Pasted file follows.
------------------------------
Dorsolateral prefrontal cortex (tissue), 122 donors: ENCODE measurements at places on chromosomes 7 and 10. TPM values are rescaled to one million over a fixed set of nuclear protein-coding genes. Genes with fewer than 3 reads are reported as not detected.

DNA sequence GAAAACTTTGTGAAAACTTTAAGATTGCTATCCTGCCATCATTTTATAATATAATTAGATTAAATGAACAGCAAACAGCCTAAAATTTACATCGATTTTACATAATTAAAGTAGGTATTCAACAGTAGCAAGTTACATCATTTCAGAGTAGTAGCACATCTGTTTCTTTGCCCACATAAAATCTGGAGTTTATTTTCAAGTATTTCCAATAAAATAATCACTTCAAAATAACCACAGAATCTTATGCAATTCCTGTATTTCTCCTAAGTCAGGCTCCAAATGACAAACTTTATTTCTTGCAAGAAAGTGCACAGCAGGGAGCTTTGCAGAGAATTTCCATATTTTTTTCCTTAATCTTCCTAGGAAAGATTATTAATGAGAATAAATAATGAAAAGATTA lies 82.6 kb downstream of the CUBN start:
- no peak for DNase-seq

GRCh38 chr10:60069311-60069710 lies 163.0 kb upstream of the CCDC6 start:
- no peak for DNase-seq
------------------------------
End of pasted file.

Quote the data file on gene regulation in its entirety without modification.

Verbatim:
Dorsolateral prefrontal cortex (tissue), 122 donors: ENCODE measurements at places on chromosomes 7 and 10. TPM values are rescaled to one million over a fixed set of nuclear protein-coding genes. Genes with fewer than 3 reads are reported as not detected.

DNA sequence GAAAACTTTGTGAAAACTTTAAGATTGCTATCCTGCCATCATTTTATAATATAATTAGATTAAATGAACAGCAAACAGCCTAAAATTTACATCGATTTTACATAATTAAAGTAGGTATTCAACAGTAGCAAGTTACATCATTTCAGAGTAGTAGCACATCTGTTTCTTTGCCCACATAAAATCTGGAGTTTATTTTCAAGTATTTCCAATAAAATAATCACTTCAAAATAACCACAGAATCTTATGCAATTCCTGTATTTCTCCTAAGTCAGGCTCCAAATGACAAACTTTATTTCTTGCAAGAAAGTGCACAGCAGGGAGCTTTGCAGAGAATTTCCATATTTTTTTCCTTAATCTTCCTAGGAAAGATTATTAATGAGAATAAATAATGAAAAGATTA lies 82.6 kb downstream of the CUBN start:
- no peak for DNase-seq

GRCh38 chr10:60069311-60069710 lies 163.0 kb upstream of the CCDC6 start:
- no peak for DNase-seq